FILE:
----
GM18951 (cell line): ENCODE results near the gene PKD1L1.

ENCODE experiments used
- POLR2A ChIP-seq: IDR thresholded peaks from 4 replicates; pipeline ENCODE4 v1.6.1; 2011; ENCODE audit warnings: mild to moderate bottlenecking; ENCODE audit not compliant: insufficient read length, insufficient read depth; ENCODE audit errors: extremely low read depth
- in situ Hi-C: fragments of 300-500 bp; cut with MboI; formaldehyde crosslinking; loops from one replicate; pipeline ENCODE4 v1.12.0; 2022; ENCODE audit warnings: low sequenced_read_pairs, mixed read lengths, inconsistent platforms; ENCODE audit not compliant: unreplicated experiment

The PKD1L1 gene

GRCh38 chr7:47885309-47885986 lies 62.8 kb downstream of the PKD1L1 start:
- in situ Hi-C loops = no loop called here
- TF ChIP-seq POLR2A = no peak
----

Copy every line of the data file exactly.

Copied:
GM18951 (cell line): ENCODE results near the gene PKD1L1.

ENCODE experiments used
- POLR2A ChIP-seq: IDR thresholded peaks from 4 replicates; pipeline ENCODE4 v1.6.1; 2011; ENCODE audit warnings: mild to moderate bottlenecking; ENCODE audit not compliant: insufficient read length, insufficient read depth; ENCODE audit errors: extremely low read depth
- in situ Hi-C: fragments of 300-500 bp; cut with MboI; formaldehyde crosslinking; loops from one replicate; pipeline ENCODE4 v1.12.0; 2022; ENCODE audit warnings: low sequenced_read_pairs, mixed read lengths, inconsistent platforms; ENCODE audit not compliant: unreplicated experiment

The PKD1L1 gene

GRCh38 chr7:47885309-47885986 lies 62.8 kb downstream of the PKD1L1 start:
- in situ Hi-C loops = no loop called here
- TF ChIP-seq POLR2A = no peak